One of the great things about this system is that you're giving the guests a visual that says, "We're free-pouring for you, we're not a bunch of executives worried about every penny we spend." But at the same time, we are very carefully tracking every ounce of alcohol that gets poured. So, I think it's a very positive visual effect for the guest, and it's also a very efficient program for tracking which individual bar tender at what exact time poured a double but rang up a single. ...

I've been very pleased with it and we've gotten some good results. The bar tender gets an opportunity: "You poured 35 drinks yesterday, and 33 of them were right in the sweet spot where we give you a little bit of [room for error] on either end, high or low. But look at these two drinks here: This one was almost an ounce over, and this one was almost an ounce under. And what happened here?" And after that coaching went on, in the second fiscal period after we implemented this system, that particular restaurant went from worst to first in pour costs. I don't have an exact ROI number on it, but I'll bet you it will not be long before the system pays for itself.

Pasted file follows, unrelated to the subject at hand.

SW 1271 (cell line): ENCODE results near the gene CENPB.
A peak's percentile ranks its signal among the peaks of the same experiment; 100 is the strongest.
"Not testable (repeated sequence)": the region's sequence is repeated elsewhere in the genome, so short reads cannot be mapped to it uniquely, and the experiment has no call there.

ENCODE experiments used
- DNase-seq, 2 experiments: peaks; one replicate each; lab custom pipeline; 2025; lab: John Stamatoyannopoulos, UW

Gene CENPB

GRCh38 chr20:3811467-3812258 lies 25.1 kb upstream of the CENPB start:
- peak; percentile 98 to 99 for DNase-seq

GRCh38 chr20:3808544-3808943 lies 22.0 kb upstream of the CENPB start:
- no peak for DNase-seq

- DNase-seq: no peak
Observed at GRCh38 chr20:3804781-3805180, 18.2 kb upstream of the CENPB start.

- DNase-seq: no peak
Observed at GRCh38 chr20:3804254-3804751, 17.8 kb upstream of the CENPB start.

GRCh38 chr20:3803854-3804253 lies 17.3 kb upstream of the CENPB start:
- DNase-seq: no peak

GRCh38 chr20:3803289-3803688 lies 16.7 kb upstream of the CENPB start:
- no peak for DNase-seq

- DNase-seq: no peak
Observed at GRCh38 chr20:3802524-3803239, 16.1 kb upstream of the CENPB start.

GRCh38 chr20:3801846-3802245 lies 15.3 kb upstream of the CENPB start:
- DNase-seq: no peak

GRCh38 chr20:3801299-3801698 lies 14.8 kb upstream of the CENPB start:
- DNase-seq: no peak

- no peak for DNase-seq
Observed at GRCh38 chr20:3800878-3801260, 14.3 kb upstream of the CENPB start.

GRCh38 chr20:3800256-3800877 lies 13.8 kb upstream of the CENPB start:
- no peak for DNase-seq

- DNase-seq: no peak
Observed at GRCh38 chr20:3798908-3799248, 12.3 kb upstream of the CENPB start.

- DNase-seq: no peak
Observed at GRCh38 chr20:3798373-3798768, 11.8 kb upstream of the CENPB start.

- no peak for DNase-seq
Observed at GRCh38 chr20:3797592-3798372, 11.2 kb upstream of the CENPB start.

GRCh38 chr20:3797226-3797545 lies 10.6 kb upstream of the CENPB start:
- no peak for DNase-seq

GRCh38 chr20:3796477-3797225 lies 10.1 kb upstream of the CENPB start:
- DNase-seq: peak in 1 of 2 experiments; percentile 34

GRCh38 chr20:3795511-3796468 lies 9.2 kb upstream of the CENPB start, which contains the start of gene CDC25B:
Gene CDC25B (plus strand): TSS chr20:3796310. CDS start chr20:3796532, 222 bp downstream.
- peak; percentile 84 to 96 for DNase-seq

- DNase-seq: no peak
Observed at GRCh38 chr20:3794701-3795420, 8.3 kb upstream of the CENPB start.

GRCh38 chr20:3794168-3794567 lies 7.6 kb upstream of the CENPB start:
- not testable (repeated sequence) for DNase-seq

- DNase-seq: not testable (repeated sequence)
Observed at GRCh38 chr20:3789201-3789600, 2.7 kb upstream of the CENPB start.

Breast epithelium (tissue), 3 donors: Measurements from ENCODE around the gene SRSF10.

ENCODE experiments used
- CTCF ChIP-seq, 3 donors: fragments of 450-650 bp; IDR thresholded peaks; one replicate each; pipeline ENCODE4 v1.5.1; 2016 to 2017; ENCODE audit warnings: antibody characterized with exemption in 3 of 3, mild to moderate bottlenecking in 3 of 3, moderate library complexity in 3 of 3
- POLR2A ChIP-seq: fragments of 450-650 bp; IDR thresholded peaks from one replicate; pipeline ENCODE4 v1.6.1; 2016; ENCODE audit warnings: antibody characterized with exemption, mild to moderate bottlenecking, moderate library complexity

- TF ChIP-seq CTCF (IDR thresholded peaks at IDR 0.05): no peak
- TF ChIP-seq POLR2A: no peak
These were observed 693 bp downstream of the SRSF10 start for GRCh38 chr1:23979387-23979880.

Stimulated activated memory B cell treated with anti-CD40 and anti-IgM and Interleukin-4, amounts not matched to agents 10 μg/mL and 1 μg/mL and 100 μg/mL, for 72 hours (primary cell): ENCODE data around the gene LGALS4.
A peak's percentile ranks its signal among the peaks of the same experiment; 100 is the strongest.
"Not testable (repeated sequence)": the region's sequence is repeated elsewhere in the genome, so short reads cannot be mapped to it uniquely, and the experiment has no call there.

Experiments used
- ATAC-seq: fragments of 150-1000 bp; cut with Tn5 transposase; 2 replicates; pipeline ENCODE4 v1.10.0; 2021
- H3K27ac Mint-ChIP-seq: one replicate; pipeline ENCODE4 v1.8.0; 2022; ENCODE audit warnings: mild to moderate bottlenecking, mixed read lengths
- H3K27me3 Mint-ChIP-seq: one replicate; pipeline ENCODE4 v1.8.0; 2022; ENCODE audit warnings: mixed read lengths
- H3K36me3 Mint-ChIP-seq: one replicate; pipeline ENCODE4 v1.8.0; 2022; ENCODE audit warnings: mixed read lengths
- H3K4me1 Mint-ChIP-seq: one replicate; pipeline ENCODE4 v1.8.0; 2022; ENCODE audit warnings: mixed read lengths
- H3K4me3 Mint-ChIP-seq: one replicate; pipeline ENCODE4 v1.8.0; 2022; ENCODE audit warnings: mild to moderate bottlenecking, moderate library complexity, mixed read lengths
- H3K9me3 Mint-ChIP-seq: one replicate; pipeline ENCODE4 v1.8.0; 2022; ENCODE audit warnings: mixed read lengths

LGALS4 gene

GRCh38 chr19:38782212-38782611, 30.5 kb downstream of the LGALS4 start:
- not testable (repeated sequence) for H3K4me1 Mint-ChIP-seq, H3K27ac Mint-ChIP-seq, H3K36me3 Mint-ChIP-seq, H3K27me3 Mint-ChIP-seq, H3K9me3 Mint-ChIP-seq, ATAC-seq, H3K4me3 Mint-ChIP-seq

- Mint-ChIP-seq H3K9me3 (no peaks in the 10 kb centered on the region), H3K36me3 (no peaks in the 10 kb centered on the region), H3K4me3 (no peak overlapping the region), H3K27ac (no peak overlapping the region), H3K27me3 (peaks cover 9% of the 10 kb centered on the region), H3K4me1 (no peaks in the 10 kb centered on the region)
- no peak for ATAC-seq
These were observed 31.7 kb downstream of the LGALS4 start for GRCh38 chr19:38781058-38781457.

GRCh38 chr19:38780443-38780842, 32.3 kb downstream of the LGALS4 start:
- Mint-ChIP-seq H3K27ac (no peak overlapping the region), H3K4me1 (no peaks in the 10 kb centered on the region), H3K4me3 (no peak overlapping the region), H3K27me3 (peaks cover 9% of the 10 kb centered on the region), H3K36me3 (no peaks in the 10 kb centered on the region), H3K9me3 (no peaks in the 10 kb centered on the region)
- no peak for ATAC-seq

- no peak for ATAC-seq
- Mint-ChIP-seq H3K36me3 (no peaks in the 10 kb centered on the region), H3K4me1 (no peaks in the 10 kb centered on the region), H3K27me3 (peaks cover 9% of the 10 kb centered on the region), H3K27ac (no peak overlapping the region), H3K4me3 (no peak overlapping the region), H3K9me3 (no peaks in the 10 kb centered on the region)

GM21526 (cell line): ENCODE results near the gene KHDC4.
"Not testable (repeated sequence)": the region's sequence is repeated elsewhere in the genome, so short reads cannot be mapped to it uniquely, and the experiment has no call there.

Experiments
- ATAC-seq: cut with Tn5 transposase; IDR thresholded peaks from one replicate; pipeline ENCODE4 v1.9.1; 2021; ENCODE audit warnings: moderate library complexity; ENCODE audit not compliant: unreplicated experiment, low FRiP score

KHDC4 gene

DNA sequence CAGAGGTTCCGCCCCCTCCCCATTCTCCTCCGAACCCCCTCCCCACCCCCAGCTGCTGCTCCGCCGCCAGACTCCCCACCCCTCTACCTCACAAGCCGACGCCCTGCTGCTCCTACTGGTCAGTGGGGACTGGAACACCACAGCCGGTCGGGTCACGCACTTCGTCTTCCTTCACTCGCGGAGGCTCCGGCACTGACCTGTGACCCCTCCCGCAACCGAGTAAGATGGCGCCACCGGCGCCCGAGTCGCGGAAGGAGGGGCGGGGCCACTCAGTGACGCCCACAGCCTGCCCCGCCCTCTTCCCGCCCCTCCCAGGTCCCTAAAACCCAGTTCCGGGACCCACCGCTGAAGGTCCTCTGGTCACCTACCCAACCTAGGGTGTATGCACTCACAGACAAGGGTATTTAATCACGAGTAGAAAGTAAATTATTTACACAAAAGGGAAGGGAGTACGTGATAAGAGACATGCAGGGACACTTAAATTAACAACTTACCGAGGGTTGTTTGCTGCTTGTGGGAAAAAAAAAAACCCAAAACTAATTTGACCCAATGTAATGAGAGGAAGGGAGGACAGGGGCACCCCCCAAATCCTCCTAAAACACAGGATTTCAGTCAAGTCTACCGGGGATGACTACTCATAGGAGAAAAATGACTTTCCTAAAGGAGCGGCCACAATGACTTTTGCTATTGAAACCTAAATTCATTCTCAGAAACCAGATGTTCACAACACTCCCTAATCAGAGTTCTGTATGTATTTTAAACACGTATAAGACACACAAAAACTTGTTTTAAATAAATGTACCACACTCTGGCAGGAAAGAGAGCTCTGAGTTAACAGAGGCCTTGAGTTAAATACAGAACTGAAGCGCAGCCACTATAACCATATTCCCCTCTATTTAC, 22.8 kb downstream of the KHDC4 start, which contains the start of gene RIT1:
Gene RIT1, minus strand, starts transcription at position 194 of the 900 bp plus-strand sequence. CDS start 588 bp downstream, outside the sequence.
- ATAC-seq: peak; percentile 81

Chef Magazine: What other initiatives instituted by the bar have resulted in either cost savings or improved sales?
MacKay: [Offering] quality of service and quality of product are the best promotions that any bar or restaurant can run. If you don't have quality, then you probably shouldn't have promotional initiatives. I could spend thousands of dollars a week to drive people in here, but if I give them a lousy product, all I did was convince them never to come back. So, quality of product and service is first. ...

We work with another company called Long Range Systems. We have a survey tray [Allegiant's electronic Comment Card]. It's actually the tip tray that you take the check out on, but it's got an electronic survey attached to it. Every year, we offer a trip to London for one lucky winner, but to register to win, you enter in your information and e-mail [address]. At the same time, [the customers] are giving us feedback: How was your food? How was your service? If they say the restroom is dirty, the manager gets paged. If they respond that this is their first time at the restaurant, the manager gets paged ... so she has the opportunity to make a special visit to that first-time customer. Long story short, with the survey tray, we're building a database, so we can do e-mail blasts and text messages and all sorts of neat stuff.